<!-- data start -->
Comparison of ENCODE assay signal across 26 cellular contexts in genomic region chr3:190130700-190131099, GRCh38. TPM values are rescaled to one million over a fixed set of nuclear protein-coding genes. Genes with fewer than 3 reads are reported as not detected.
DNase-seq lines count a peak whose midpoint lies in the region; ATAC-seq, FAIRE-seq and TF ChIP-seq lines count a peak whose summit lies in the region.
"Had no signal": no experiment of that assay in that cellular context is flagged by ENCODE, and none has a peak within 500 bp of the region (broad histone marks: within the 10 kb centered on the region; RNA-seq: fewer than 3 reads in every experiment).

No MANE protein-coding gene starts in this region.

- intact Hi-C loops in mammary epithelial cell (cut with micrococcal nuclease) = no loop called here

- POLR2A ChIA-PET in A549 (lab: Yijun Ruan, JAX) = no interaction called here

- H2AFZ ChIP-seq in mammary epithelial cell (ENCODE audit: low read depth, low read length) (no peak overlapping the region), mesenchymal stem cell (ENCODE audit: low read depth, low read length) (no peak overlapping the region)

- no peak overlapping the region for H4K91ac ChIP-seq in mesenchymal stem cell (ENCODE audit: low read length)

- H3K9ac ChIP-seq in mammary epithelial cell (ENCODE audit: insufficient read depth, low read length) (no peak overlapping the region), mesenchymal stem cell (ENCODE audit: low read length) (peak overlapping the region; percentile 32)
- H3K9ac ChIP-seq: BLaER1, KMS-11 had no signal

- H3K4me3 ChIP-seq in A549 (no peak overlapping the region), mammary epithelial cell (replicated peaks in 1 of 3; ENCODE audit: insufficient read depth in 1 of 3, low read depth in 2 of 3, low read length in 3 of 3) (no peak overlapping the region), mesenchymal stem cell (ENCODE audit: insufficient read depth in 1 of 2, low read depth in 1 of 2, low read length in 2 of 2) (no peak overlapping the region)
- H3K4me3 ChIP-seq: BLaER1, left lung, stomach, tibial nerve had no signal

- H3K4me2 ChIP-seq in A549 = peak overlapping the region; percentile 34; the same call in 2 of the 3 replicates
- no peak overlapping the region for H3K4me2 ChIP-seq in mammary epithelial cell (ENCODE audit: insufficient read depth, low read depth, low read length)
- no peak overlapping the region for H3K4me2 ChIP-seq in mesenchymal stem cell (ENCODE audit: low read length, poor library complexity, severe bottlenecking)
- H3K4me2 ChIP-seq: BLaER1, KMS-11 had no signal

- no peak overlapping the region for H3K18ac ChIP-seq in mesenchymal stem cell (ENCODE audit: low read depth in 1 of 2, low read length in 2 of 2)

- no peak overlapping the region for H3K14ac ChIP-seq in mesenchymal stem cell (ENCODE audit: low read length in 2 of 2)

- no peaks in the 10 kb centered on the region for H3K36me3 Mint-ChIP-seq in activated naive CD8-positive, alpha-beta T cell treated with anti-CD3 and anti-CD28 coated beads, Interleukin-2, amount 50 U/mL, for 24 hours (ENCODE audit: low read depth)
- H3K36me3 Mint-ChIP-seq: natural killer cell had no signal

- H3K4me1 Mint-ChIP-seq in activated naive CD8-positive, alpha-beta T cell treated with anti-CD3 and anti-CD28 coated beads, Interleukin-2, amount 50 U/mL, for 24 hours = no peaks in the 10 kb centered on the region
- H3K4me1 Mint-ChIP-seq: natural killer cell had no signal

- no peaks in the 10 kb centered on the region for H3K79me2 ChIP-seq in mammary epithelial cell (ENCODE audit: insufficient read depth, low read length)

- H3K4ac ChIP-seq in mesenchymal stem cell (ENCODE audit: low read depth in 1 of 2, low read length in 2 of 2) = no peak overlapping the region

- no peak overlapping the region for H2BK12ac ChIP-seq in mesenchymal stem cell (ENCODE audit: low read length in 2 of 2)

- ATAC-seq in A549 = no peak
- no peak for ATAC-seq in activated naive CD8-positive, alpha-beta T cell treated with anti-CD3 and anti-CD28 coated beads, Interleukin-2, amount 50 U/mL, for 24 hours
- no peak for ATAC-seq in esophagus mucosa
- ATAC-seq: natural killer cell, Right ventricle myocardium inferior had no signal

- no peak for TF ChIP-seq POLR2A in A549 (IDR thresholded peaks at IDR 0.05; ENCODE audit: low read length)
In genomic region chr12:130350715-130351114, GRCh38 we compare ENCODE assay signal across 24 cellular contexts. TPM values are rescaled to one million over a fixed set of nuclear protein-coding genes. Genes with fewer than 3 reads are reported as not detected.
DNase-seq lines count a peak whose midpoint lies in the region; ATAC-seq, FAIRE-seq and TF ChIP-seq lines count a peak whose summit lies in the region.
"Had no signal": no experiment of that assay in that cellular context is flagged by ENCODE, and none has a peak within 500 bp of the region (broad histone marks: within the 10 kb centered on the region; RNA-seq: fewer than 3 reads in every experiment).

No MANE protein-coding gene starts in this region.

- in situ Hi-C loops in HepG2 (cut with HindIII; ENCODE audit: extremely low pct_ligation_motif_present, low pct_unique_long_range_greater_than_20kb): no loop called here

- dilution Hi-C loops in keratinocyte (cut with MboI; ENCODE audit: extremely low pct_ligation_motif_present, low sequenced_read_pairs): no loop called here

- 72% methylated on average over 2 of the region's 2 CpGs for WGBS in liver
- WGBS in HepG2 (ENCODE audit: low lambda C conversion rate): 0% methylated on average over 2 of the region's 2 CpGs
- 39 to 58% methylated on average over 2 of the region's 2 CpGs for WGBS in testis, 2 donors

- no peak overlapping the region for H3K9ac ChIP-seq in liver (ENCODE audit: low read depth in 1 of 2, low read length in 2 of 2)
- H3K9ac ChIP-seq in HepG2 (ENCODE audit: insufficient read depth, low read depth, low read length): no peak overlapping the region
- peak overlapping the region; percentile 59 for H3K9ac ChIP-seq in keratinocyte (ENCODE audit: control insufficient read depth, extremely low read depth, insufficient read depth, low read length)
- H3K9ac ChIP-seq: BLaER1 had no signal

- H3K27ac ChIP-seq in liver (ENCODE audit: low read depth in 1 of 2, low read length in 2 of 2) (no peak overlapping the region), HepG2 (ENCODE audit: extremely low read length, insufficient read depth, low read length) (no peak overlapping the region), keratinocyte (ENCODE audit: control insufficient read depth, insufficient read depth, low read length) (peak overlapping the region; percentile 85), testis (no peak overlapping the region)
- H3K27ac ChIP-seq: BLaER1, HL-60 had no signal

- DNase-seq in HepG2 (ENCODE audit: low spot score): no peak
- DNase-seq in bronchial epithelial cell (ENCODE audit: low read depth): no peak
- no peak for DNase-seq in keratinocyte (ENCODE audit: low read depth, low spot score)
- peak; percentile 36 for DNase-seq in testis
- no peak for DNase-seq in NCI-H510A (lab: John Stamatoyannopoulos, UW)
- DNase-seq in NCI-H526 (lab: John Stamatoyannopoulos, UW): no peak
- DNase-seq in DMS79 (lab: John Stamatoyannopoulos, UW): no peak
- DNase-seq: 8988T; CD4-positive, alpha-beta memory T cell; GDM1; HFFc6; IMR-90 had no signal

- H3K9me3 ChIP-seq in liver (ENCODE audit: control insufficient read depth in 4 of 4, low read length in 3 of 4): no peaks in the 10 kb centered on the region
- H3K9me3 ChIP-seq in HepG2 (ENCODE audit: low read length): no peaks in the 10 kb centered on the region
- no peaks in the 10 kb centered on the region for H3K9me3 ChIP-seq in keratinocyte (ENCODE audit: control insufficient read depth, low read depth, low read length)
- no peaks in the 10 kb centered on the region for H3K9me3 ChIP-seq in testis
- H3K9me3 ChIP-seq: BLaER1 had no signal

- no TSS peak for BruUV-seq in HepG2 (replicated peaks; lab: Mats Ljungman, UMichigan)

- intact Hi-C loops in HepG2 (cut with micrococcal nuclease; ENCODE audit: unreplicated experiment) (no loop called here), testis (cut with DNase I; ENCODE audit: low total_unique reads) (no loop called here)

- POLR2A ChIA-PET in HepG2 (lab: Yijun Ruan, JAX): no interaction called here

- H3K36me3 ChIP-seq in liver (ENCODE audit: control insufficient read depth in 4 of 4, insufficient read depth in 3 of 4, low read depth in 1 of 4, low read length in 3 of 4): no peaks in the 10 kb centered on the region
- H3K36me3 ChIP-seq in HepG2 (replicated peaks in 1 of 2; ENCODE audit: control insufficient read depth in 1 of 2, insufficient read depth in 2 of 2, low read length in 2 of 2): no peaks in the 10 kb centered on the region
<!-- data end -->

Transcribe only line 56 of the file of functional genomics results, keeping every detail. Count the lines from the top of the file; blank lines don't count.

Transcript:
- no peaks in the 10 kb centered on the region for H3K9me3 ChIP-seq in keratinocyte (ENCODE audit: control insufficient read depth, low read depth, low read length)